Skip to main content

Samsung launches new 950 Pro M.2 SSD with mind-blowing performance

samsung launches new 950 pro m 2 ssd with mind blowing performance samsungnvme
Samsung may have had some trouble with its SSDs’ TRIM function earlier this year, which eroded some of the confidence people had in the Korean firm as a storage provider, but it hasn’t taken that to heart. In-fact it’s come back with a vengeance, as its newest development is its first consumer ready non-volatile memory express (NVMe) M2 SSD, featuring vertical NAND and supporting the PCIE 3.0 interface.

According to the manufacturer, what all those letters and numbers mean for end users is increased performance and reduced power consumption, which should make this an attractive choice for everyone, whether they’re home or enterprise users. However, something tells us this has a slightly more hardcore audience in mind, as the black PCB and red highlighted sticker definitely seem designed to tempt enthusiasts.

Related Videos

Samsung is confident that this new 950 Pro will offer real, tangible improvements over its previous SATA solid state drives, especially when it comes to random access performance, which is arguably more important than the eye catching sequential read/write numbers. That’s not to say sequential speeds aren’t impressive though, with Samsung quoting the larger of its two drives as operating at 2,500 MBps and 1,500 MBps for read/write respectively.

Although we’ll need to wait for reviews of this hardware to really gauge its speed, we’re told by Samsung that it could equate to as much as four times faster operation in applications with a high volume of inputs and outputs, compared to traditional SATA SSDs.

Available storage capacities are limited to just 256GB and 512GB, unlike some of the more sizeable and varied SSDs available with more traditional SATA interfaces. However IOPS are up, with random read registering up to 300,000 per second, while random write is limited to 110,000.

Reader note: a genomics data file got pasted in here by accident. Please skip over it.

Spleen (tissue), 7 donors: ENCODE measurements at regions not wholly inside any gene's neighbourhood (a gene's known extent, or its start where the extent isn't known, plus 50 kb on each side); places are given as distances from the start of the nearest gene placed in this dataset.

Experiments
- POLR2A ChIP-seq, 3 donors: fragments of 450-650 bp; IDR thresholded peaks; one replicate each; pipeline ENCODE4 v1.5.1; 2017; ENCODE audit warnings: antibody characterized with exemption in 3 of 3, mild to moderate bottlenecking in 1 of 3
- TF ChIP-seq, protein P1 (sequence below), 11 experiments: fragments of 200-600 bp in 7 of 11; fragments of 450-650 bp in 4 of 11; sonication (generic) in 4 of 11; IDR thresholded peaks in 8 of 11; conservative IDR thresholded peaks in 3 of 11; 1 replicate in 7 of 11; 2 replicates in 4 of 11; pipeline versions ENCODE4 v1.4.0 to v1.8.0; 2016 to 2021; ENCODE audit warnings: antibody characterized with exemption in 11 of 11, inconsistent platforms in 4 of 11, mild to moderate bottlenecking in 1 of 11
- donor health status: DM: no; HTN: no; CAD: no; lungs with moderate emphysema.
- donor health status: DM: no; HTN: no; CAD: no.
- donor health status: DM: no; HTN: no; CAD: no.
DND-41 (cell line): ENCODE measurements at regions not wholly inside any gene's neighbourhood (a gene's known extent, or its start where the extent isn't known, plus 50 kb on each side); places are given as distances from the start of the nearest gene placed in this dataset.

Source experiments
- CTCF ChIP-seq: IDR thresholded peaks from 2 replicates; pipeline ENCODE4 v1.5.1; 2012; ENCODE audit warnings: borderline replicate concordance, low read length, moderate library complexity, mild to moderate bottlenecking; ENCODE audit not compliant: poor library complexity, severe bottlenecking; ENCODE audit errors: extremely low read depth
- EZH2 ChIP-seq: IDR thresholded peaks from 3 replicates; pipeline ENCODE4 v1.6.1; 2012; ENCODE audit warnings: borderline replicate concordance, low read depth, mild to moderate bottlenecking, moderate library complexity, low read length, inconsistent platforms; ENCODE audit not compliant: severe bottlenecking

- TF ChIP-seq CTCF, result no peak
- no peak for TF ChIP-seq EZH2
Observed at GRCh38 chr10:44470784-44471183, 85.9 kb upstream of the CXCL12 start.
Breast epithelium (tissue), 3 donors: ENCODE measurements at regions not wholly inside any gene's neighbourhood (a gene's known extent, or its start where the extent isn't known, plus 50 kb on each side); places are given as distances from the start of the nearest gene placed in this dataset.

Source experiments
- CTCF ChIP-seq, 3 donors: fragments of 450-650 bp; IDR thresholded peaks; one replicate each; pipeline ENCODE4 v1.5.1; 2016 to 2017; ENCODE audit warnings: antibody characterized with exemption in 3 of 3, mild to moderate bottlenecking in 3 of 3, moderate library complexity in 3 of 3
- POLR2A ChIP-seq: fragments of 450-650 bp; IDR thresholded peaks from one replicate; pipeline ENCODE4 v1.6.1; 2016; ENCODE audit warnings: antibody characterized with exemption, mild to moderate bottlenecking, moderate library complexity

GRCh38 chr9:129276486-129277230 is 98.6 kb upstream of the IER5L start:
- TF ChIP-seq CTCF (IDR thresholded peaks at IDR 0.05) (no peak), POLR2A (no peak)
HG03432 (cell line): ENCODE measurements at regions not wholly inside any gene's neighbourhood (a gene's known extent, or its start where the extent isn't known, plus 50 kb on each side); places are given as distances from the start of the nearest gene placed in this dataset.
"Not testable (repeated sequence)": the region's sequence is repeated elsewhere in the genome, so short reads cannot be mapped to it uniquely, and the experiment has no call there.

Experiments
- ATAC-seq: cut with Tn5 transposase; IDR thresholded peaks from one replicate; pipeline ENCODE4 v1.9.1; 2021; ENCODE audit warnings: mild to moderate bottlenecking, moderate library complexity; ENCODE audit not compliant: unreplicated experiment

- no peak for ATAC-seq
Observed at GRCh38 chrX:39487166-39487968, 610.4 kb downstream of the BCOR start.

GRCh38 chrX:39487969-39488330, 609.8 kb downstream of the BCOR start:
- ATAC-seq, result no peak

As we’ve seen from some of the tests conducted by various sites earlier this year, SSDs can last longer than many give them credit for. With that in mind, Samsung has rated this one as being able to handle up to 200 terabytes of written data for the smaller version, and 400 for the 512GB one –or up to five years, whichever is first.

Prices start at $200 for the 256GB version and $350 for the 512GB.

Editors' Recommendations

The M2 Max MacBook Pro looks awesome, but you probably shouldn’t buy it
An Apple representative standing in front of a MacBook Pro presentation.

The 14-inch and 16-inch MacBook Pro are my favorite laptops of the past couple of years. These computers are the real deal, and have no real weakness -- outside the high price, of course. But you absolutely get what you pay for.

Meet the new MacBook Pro and Mac mini | Apple

Read more
Apple announces new MacBook Pro with M2 Pro and M2 Max chips
A person sitting in a vehicle using a MacBook Pro on their lap.

Apple has unveiled new versions of the 14-inch and 16-inch MacBook Pro, ending months of speculation surrounding the devices. New features include the latest M2 Pro and M2 Max chips -- but not much else.

Almost everything else remains the same as what we saw in the M1 Pro and M1 Max versions of the MacBook Pro: the same flat-edged design, the same mini-LED display, and the same port arrangement. That’s not particularly surprising, as the M1 versions of these laptops themselves featured a major design overhaul. Another big change so soon was not really in the cards.

Read more
You may have to wait even longer for the M2 Max MacBook Pro
A MacBook Pro M2 sits on a wooden table with a nice bokeh background.

Apple’s next 14-inch and 16-inch MacBook Pros are already overdue, having been absent from the company’s fall 2022 release schedule. Now, a new report suggests they could be “delayed once again” in a frustrating blow to expectant Mac users.

The claim comes from online news outlet DigiTimes (via AppleInsider), which has a mixed record for the accuracy of its Apple leaks. If true, it will be disappointing news for anyone who has been holding out for the new laptops, whose absence from Apple’s late 2022 product roster marked the first time in 22 years the company had not released new Macs in the fourth quarter of a calendar year.

Read more